What Mauritius’ first female president plans for Africa

by Yonela Mgwali 93 views0

Being the first female president of Mauritius is not enough for Ameenah Gurib-Fakim. She is on a mission to make the world a better place.

This article first appeared in Forbes Woman Africa and is republished with its permission. Subscribe today by contacting Shanna Jacobsen [email protected]

 



In a case of David against Goliath, Ameenah Gurib-Fakim beat her male opponent by a landslide to become the first female president of Mauritius, a small island off the coast of Africa that has a population of just over 1.2 million. No one expected her to win.

Gurib-Fakim, who joined the presidential office on June 5, relishes shuttering glass ceilings. In Africa, there aren’t many women at the helm of countries.

“When the people voted, they voted for a package, they knew that they would have a lady president and yet they voted massively for a party that has not made any provision for constitutional change,” says Gurib-Fakim.

Born into a Muslim Indian family, Gurib-Fakim, 56, is also a former bio-scientist and the Vice Chairman of the Planet Earth Institute, an international NGO and charity that builds a path for the scientific independence of Africa.

Gurib-Fakim published more than 28 scientific books that have been devoured around the world by students and researchers. She graduated with a bachelor of science in chemistry from the University of Surrey in 1983. She then obtained her PhD in organic chemistry at Exeter University in Britain.

“I became interested in sciences at a very young age because I had good motivated teachers who infected me with the virus of science. I went into sciences following my heart because passion was there.”

Back at home, she worked at the University of Mauritius before becoming the Managing Director at CEPHYR, a centre for phytotherapy research that focuses on using plants in cosmetics, nutrition and therapy.

“When I went back to Mauritius, I realized that the work I was doing in synthetic chemistry, the infrastructure wasn’t there and yet in the academic world you either publish or perish. I chose to publish. To publish novel things you have to have novel avenues,” she says.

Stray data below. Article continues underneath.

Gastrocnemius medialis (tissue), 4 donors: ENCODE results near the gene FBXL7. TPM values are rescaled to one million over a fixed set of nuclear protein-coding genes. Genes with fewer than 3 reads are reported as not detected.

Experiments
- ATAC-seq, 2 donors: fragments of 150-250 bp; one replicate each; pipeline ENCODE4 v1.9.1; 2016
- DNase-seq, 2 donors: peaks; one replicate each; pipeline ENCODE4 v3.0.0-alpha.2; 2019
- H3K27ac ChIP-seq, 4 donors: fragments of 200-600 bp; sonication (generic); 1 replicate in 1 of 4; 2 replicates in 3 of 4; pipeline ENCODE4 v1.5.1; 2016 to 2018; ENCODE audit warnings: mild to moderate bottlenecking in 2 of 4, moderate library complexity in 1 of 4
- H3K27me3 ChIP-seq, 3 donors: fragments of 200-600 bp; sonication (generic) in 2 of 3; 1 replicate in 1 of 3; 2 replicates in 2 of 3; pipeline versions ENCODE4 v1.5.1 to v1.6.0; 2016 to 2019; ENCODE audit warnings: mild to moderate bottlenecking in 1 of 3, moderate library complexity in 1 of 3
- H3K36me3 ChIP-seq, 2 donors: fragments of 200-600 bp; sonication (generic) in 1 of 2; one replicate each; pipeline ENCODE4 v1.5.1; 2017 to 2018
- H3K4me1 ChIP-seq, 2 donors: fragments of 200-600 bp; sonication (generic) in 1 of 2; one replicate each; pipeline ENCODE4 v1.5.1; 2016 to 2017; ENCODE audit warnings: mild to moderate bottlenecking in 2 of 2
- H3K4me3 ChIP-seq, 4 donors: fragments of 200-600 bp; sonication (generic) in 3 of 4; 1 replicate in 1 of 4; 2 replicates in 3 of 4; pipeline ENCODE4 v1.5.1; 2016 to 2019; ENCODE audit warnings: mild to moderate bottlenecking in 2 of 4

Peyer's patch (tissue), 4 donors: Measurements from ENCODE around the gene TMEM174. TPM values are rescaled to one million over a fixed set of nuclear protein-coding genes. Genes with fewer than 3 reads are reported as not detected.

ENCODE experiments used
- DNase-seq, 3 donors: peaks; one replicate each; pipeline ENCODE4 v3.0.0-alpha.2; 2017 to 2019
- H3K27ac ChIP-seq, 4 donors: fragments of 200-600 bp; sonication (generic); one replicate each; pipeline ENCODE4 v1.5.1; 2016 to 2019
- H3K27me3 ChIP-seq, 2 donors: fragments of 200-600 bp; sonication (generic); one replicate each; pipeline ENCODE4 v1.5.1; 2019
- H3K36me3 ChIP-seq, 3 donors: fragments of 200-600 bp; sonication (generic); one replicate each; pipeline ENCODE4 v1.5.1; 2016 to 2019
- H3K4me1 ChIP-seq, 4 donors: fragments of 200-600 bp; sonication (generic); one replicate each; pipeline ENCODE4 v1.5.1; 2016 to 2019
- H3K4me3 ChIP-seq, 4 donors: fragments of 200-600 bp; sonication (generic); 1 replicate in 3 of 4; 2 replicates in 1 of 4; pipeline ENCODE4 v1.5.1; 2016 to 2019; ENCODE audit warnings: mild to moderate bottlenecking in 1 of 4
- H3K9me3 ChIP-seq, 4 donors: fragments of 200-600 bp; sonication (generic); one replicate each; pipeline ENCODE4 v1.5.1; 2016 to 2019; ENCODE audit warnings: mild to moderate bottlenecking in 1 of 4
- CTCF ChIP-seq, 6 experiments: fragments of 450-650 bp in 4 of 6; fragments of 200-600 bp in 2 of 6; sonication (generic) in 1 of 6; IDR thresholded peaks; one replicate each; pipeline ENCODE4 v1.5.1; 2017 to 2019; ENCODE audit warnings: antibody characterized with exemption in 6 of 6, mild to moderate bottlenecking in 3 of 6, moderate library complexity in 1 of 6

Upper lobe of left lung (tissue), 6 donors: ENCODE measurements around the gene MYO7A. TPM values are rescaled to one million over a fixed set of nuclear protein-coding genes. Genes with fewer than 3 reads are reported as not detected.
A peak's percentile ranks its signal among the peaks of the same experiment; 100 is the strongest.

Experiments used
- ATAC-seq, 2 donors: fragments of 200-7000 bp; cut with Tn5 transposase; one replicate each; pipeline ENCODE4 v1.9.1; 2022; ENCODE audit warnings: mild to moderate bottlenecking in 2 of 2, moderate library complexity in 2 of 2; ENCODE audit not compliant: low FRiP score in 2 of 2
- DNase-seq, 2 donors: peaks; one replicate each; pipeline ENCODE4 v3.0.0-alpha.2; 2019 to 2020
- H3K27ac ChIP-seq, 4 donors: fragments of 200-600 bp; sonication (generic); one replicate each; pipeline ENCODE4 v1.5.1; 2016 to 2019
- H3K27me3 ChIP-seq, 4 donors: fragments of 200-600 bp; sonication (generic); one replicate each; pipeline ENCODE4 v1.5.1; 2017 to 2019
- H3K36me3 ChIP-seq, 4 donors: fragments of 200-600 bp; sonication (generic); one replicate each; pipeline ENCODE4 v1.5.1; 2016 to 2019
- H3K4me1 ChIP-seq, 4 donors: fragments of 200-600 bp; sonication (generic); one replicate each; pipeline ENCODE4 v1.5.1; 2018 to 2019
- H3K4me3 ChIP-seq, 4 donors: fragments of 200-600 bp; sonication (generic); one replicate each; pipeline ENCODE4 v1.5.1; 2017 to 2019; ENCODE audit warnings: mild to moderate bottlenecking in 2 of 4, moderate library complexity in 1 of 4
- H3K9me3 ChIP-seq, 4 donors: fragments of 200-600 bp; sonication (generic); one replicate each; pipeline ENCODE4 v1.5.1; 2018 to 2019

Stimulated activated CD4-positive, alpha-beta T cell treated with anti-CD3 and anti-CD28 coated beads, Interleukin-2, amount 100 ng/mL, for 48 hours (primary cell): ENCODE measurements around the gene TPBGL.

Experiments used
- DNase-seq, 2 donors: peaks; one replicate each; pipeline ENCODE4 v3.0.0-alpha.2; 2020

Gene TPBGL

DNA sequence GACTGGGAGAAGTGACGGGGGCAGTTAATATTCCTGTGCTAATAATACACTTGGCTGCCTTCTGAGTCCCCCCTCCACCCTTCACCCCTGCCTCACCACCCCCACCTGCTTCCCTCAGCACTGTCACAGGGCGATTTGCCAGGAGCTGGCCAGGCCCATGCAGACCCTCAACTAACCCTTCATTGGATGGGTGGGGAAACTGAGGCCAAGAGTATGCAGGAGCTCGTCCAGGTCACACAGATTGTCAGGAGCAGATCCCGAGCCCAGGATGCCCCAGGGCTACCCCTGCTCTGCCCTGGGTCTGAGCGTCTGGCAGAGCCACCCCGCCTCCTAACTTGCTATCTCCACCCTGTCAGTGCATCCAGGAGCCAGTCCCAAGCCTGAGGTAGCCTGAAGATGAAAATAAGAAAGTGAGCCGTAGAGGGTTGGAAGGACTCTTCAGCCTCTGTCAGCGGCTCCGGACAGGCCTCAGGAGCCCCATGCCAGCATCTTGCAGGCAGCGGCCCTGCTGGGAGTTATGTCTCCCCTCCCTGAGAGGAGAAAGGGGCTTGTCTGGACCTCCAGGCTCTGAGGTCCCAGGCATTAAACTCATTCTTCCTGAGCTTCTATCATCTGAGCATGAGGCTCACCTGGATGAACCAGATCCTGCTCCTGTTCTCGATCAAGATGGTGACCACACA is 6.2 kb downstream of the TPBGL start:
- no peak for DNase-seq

This is when she started to probe into the biodiversity of Mauritius. The Indian Ocean island nation is known as a global biodiversity hotspot – it is home to about 300 plant species that can only be found on the island, which are under threat as a result of human activity and climate change.

Gurib-Fakim says she wants to drive science and technology in Africa.

“We believe a scientifically independent Africa is one with science, technology and innovation fully embedded in governmental policies and priorities, delivered by properly resourced and empowered educational institutions. A scientifically independent Africa will have both the ability to train and keep brilliant scientists on the continent, and create an inspiring new generation of academic leaders. Ultimately, we believe scientific independence means that African problems can be solved by African-led solutions,” it says on the Planet Earth Institute website.

Gurib-Fakim is also an entrepreneur.

“I didn’t stay in the academic world because my second life was that of an entrepreneur. I translated that research work on herbal medicine into a business so I can safely say I am now living my third life.”

In Mauritius many girls couldn’t go to school. After 1976, this changed and yet transformation is still the biggest problem.

“Coming back to tertiary education this is again an area where we find many women coming to do studies at tertiary level but still find the gap and where we find the downside of this, is for them to get jobs, for them to be leaders in their respective fields because society in Mauritius remains fairly conservative,” she says.

According to Gurib-Fakim, science is still dominated by males in many parts of the world.

As African countries aspire for economic growth and socio-economic transformation, Gurib-Fakim says: “It is becoming clear that any innovation or ambition to become a knowledge economy has to be driven by talented African scientists and with the knowledge that innovation is not instructed!”

She has a strong passion for protecting nature, fostering research and creating a better environment for women scientists.

This year Gurib-Fakim is nominated for FORBES AFRICA’s Person of The Year in recognition of her drive to protect her nation’s environment. She was listed by FORBES in June as being the 96th most powerful woman in 2016.

Her motto is: “Follow your heart, do what you enjoy best and you won’t have to work a day in your life.”